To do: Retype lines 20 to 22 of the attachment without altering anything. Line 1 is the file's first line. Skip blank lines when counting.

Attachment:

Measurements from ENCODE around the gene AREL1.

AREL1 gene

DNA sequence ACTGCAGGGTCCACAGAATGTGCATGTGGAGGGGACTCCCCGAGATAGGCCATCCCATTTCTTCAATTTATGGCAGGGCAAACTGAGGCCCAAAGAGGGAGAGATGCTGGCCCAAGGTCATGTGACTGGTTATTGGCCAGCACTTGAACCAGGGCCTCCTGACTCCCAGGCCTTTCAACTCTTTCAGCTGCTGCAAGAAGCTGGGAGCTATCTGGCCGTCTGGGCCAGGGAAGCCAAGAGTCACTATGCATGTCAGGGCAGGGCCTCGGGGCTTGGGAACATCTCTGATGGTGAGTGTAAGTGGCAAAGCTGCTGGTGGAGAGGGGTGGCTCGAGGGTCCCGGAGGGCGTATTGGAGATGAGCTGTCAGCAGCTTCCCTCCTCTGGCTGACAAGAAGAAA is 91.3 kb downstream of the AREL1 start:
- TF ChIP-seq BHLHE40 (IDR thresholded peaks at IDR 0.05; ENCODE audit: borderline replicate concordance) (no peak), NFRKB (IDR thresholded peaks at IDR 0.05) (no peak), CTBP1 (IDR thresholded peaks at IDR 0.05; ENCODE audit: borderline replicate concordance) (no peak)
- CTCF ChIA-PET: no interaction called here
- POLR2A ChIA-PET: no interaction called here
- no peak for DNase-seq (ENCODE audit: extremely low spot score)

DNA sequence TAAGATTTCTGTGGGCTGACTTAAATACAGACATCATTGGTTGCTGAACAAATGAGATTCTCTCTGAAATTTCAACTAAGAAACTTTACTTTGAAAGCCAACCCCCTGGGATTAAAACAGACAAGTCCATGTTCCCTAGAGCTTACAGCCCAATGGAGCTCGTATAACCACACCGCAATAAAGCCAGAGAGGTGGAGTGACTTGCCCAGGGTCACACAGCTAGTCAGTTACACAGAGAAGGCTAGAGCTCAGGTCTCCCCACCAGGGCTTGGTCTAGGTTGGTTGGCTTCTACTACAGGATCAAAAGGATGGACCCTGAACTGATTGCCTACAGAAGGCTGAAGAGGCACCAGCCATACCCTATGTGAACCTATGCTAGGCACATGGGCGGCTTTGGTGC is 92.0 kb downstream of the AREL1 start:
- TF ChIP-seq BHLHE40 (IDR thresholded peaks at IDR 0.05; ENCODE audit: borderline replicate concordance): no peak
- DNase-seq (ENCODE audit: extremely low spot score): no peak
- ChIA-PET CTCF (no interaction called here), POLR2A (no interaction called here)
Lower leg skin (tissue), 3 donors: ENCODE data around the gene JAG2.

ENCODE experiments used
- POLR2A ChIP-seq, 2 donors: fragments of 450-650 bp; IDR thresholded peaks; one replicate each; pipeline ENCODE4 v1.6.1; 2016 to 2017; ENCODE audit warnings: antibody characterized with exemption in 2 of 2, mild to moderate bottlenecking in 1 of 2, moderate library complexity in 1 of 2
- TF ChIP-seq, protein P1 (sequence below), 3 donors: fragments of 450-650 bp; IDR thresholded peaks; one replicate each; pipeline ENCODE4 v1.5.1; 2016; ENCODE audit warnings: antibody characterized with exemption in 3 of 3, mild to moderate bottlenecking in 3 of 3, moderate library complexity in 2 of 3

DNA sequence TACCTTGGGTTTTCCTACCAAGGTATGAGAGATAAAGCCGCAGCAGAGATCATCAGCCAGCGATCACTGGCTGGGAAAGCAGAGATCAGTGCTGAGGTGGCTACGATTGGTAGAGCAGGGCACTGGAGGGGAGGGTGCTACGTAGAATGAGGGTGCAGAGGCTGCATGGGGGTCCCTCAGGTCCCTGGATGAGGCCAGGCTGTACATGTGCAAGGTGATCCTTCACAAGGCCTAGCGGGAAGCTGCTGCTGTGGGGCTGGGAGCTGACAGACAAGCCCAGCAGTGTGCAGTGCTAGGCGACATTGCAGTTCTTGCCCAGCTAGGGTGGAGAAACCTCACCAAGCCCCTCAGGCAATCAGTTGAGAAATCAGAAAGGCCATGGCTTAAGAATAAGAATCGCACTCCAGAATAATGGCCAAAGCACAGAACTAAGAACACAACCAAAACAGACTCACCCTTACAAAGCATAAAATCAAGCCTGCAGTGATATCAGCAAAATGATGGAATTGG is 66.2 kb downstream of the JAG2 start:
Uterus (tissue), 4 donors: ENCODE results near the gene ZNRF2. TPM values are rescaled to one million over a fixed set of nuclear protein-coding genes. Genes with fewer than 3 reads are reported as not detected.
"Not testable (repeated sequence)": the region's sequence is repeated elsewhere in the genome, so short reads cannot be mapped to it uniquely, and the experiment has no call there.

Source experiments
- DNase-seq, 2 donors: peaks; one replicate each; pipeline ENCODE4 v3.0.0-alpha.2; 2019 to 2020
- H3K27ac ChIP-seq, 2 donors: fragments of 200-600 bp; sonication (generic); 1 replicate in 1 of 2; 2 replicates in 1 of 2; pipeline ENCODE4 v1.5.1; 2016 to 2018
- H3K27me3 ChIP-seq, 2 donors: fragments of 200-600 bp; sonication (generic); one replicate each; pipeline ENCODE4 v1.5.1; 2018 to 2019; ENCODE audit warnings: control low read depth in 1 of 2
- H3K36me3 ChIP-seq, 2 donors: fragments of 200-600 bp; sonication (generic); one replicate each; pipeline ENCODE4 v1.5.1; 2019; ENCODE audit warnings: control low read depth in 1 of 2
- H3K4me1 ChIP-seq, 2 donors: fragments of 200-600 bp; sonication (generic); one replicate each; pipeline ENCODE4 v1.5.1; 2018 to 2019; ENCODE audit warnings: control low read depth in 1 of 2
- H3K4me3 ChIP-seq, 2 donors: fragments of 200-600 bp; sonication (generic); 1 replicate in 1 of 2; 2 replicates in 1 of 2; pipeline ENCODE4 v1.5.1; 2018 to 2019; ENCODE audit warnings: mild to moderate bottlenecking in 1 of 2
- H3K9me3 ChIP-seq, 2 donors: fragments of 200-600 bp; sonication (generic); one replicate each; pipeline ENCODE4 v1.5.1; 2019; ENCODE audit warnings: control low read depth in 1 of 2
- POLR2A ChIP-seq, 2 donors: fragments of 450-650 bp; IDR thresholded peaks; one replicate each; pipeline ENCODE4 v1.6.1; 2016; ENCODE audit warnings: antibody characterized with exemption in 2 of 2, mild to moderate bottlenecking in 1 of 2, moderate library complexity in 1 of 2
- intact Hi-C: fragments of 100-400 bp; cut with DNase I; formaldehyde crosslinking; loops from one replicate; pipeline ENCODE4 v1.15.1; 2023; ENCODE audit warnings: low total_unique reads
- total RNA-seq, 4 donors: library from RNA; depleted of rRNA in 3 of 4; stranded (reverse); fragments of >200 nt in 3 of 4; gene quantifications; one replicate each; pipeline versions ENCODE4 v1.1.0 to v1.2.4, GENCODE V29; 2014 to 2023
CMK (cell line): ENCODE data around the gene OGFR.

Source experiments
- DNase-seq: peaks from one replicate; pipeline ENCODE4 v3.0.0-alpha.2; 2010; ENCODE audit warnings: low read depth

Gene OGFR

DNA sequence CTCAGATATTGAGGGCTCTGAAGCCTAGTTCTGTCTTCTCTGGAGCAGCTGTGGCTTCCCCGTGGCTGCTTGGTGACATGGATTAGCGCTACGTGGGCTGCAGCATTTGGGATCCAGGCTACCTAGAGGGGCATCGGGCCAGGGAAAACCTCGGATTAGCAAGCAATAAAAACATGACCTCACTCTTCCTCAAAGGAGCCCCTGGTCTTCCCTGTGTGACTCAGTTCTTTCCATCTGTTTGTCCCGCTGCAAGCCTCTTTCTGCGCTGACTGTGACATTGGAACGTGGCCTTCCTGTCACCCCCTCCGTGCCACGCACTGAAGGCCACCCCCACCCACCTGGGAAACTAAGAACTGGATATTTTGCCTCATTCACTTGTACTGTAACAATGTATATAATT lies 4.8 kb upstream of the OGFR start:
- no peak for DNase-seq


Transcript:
- DNase-seq, 2 donors: peaks; one replicate each; pipeline ENCODE4 v3.0.0-alpha.2; 2019 to 2020
- H3K27ac ChIP-seq, 2 donors: fragments of 200-600 bp; sonication (generic); 1 replicate in 1 of 2; 2 replicates in 1 of 2; pipeline ENCODE4 v1.5.1; 2016 to 2018
- H3K27me3 ChIP-seq, 2 donors: fragments of 200-600 bp; sonication (generic); one replicate each; pipeline ENCODE4 v1.5.1; 2018 to 2019; ENCODE audit warnings: control low read depth in 1 of 2